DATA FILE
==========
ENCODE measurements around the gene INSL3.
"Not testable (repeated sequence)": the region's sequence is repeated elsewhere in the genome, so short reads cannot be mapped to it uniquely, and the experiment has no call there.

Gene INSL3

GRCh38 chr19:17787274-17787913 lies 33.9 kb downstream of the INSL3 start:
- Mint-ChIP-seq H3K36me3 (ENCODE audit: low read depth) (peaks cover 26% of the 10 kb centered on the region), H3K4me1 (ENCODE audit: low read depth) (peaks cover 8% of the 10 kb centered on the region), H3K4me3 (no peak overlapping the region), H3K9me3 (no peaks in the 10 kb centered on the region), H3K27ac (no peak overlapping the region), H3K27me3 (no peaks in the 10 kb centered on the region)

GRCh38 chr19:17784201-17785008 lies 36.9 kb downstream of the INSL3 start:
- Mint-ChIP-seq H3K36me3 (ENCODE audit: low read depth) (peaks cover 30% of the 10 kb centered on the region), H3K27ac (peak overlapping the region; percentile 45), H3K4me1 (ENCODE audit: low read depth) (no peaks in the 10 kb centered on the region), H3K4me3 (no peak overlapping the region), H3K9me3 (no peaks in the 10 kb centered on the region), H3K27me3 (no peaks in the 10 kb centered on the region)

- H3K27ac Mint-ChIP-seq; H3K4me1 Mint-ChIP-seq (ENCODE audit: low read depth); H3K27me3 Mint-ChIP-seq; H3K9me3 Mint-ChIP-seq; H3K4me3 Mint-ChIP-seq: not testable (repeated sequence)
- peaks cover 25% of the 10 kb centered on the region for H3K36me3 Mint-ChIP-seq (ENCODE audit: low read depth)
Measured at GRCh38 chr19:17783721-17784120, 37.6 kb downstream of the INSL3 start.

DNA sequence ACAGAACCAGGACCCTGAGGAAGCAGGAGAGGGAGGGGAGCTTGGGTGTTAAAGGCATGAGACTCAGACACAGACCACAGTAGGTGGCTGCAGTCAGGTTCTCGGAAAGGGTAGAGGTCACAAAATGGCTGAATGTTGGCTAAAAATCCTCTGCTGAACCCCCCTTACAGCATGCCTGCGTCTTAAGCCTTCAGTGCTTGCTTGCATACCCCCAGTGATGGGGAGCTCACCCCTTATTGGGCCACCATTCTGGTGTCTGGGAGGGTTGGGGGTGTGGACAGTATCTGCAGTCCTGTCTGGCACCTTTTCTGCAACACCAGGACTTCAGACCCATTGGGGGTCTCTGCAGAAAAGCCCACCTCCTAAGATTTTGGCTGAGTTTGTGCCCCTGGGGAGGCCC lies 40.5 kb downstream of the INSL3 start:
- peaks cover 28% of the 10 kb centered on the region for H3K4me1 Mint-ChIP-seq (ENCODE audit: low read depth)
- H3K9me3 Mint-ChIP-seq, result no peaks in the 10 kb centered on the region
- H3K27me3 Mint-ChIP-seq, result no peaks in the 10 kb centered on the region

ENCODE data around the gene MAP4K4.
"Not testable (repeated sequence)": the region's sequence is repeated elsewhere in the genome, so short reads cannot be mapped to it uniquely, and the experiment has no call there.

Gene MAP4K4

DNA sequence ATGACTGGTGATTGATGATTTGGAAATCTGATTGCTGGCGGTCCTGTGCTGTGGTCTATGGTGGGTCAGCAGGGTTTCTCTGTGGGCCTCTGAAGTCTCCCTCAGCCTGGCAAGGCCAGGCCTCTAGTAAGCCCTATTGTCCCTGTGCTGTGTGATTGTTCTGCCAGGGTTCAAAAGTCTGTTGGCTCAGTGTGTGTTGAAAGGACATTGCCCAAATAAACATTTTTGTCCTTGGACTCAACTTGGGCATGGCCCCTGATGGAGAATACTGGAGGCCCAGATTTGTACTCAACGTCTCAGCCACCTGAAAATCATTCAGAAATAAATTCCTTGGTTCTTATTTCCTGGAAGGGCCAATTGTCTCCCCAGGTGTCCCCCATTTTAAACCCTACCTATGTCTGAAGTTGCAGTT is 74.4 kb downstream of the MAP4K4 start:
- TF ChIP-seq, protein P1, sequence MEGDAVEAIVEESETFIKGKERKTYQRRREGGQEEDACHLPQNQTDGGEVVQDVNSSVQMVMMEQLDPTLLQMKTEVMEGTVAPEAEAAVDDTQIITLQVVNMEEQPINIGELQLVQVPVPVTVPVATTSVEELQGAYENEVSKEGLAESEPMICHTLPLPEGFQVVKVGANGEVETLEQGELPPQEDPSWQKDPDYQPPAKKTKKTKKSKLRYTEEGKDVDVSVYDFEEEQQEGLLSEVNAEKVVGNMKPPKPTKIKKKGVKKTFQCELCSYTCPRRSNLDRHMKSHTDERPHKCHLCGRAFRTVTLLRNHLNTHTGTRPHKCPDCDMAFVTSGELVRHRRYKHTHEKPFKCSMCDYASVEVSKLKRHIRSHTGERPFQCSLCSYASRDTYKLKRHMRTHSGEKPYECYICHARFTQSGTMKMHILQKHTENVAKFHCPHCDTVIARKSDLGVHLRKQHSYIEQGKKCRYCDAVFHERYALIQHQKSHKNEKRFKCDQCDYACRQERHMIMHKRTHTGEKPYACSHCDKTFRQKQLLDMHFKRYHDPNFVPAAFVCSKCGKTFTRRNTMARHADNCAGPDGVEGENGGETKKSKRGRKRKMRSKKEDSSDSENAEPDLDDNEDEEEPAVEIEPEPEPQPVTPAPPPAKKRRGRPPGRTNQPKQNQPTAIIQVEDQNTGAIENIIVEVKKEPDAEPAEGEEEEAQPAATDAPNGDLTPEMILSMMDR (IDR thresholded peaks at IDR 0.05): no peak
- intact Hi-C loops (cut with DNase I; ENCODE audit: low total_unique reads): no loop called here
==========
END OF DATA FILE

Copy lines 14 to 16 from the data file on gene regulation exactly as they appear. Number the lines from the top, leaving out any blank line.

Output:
- H3K27me3 Mint-ChIP-seq, result no peaks in the 10 kb centered on the region

ENCODE data around the gene MAP4K4.
"Not testable (repeated sequence)": the region's sequence is repeated elsewhere in the genome, so short reads cannot be mapped to it uniquely, and the experiment has no call there.